Exploring the Solar System

Exploring Mercury and Venus

What is the history of the Venera program?

The Venera program had a rocky start. The first three Venera missions, launched between 1961 and 1965, were unsuccessful. Radio contact with the first two probes was lost long before the craft reached Venus, and Venera 3 crash-landed on the surface of the planet. After that, though, the program began to succeed in gaining scientific results. Venera 4 reached Venus on October 18, 1967, and released its lander capsule successfully; it broadcast scientific data on the Venusian atmosphere for ninety-four minutes before it was crushed by the intense atmospheric pressure. Launched on August 17, 1970, Venera 7 successfully landed on the surface of Venus on December 15, the first successful soft landing of a spacecraft on another planet. This capsule was equipped with a cooling device that helped it survive for twenty-three minutes after landing. Venera 8 survived for fifty minutes. Venera 11,12, 13, and 14 all had successful landings, too. The various landers measured, among many other things, the amount of sunlight that reached the surface of Venus, the chemical composition of the atmosphere and surface rocks, and the presence of lightning in the planet’s atmosphere.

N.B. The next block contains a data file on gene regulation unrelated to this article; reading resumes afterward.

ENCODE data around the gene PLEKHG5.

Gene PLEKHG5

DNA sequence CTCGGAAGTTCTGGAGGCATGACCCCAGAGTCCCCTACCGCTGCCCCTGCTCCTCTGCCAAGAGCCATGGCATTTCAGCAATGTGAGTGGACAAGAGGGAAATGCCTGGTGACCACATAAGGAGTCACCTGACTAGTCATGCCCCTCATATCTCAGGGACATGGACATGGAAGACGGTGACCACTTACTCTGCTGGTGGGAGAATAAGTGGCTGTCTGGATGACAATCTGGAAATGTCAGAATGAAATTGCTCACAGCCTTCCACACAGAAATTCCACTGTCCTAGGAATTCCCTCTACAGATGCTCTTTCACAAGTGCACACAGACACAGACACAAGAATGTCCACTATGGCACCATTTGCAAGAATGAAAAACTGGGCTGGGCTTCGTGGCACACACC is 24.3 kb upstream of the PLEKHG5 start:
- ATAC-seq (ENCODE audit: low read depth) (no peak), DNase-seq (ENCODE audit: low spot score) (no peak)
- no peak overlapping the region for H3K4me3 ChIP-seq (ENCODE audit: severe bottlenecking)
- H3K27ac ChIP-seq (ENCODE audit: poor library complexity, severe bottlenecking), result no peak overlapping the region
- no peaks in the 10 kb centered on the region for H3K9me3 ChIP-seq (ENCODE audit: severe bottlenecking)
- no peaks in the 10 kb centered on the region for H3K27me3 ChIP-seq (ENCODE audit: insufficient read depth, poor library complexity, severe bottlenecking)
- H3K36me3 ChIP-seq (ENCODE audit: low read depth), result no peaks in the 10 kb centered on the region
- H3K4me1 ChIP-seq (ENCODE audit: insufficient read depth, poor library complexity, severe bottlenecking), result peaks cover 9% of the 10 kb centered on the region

Venera 15 and 16 arrived at Venus in October 1983. Rather than drop probes to the surface, they remained in orbit and constructed detailed maps of the surface of Venus using Doppler radar systems. Over the next year, they mapped a large part of the northern hemisphere, including areas that were probably active with volcanoes in the distant past.


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